In a continuing series, we are publishing interviews to gain insights from some of the top performers within the V.O2 community.
We chatted with athlete and coach Jon Mott who logged some of the highest miles we saw on VDOT this year. He ran over 4,700 miles.
Some Background Info (Name, where you live and train, etc).
JM: I do most of my running around the beautiful Lake Hollingsworth in Lakeland, FL. It’s a 2.85 mile asphalt loop with accurate mile markers every quarter mile. I run about 75% of my mileage around this lake.
The reason I enjoy running this lake so much because it’s a hotspot for the local runners in town. It doesn’t matter what time of the day you run, you’ll always see others runners. It’s motivating and in a way increases my confidence.
A couple days per week I’ll run the hills that line up right next to the lake. Florida is known for being flat but we have it good here in Lakeland. We have the flats and also hills. I wouldn’t want to train anywhere else.
With all this training, how do you manage to stay healthy?
JM: I would say the biggest factor that allows me to stay healthy is that I’m able to give my body the rest that it needs. Fortunately I don’t work your typical job. I work from home and control the hours that I work. This means I’m able to incorporate the necessary rest that my body needs.
I’m a personal running coach and work with about 100 runners. RunnersFix Coaching Services is the name of my business. I actually use the VDOT platform for all my runners. So like I said above, having this type of job allows me to do the things that most other runners aren’t able to do. I’m very lucky to be able to do what I do.
Other than that I really don’t do too much. I live a low key life. Running is my whole life whether it’s my own running or coaching. I follow a strict routine that I feel has allowed me to training at the level I’m currently at. I hope to always live this lifestyle.
Can you single out a specific injury-prevention technique that has helped you build your volume?
JM: I wouldn’t say there’s a specific technique that has allowed me to run the amount I do but more or so like I explained in the question above: I believe it’s from sticking with my simple daily routine.
I wake up at the same time every morning. Start my runs at the same time. Eat my meals at the same time. And get the proper rest. Luckily this has allowed me to avoid injury for the last couple years. And this when I’ve been running the highest mileage of my life. I should say I do work on strength work twice per week and sometimes hop in the pool for some laps. But overall, I truly think sticking to my simple daily routine is what has allowed me to stay injury free all this time.
What was your highest mileage week during 2021? Do you remember any details of the week?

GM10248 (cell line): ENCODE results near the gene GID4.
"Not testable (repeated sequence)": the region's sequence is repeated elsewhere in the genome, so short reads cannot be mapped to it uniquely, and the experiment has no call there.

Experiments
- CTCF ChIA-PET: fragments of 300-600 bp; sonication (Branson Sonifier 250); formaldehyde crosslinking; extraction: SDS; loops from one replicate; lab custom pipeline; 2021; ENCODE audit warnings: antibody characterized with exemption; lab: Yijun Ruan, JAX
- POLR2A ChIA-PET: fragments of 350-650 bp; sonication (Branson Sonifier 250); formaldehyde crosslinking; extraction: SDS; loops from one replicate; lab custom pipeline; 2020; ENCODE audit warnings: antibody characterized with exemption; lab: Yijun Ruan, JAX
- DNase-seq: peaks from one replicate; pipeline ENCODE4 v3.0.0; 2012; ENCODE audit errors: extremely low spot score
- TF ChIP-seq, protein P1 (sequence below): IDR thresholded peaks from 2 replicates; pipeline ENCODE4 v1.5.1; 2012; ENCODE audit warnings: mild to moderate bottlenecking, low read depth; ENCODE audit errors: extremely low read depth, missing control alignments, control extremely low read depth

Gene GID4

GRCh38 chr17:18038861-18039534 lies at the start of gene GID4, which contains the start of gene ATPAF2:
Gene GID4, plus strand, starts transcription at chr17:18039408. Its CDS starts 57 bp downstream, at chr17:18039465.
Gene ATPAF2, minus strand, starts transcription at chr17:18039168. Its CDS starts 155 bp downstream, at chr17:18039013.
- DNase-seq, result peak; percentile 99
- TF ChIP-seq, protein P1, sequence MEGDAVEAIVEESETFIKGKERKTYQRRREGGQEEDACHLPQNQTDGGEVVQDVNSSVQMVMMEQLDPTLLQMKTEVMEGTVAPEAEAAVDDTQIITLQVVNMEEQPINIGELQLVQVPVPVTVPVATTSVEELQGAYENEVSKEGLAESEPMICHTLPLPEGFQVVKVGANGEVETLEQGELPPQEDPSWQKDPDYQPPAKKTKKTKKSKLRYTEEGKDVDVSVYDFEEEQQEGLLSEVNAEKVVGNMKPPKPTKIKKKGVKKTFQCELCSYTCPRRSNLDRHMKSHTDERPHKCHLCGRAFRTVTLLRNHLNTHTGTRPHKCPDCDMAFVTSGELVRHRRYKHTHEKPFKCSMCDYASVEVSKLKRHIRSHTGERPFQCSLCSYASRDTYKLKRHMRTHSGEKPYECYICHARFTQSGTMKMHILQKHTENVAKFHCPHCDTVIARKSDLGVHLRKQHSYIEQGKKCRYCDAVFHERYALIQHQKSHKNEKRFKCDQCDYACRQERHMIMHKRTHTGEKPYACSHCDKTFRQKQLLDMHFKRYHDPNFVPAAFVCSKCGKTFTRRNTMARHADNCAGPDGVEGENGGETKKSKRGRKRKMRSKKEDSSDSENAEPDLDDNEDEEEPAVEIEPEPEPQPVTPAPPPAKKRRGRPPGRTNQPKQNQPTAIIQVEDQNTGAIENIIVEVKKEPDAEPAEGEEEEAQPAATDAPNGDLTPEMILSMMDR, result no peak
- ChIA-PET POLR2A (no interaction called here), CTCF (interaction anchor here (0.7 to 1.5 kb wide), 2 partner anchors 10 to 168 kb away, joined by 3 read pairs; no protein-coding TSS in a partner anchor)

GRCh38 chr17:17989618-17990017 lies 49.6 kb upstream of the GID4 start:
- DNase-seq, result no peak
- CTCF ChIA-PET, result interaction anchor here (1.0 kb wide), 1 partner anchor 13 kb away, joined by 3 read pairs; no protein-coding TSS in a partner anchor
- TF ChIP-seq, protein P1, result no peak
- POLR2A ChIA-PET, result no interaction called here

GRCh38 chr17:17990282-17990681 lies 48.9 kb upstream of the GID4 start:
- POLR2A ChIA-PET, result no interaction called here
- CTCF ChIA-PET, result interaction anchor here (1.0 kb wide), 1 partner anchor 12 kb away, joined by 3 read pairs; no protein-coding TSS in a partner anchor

JM: This is a week I’ll never forget. It was the biggest week of my life. I was able to throw down 180 miles this week. And the crazy part is that my body handled it very well.
As an experienced runner and coach I’ve learned what type of runner I am over the years. Some people are better at the shorter and fast stuff and others thrive off the mileage and strength work. I would definitely say I’m a strength based runner. This all started back in 2020 when I was planning to run the Grandma’s Marathon. About halfway during this buildup it was announced that the marathon was cancelled due to Covid. At this point I really didn’t have anything to focus on and decided to experiment with things. This is when I decided to work on my strengths. I decided I would do an 8 week base build up and see how high I could get. During this cycle I got up to 160 miles per week.
Yeah, it was a little tough but after dropping my mileage I was in the best shape of my life. And this was just off base mileage. Later that year I ran a marathon PR at a low key race in Mississippi (2:18:03). This is when my whole philosophy on marathon training changed. In 2021 I took this same approach for the Grandma’s Marathon and ran another PR (2:17:30). This was the race of my life.
Currently, I’m in the process of training for another marathon. Prior to this marathon specific build up I was able to get my mileage up to 180 miles per week. And I wasn’t just out there slogging miles at a slower pace. If I remember correctly I was able to complete this mileage in just over 19 hours during the week. I believe that’s around 6:20 average mile pace. I’m a true strength based runner. This is how I like to train. Some coaches may not agree with this approach but no one can say it doesn’t work. The results don’t lie.
Did the V.O2 app provide benefit to being able to stack such big mileage weeks?
JM: I would say the biggest benefit to VDOT was being able to stay organized with my training. The old school method of handwriting schedules just wasn’t working for me. V.O2 allows me to input my schedule into the database and it send it all to my watch daily. Being able to just turn on my GPS watch and getting notified what I’m supposed to do for the day was the biggest benefit for me.
I should say the pace formula that VDOT uses has worked well for me and most of my runners. It’s actually been spot on with what I’m capable of in training and on race day.
Who is your coach?
JM: I’m self coached! You may be asking why I’m not using a coach but it’s because I want to control my training. I know my philosophy is unusual to most coaches. I know most of these coaches wouldn’t prescribe what I feel is best for myself. I’m experienced enough to know what works for me. I plan on always being self coached.
What’s next for you?
JM: Houston Marathon! The goal is to qualify for my 3rd Olympic Marathon Trials. The standard is sub-2:18. My current build up has been going better than ever and I’m feeling healthy and strong. I just need decent weather and to run a smart race. I’m feeling confident and like my chances of accomplishing this goal.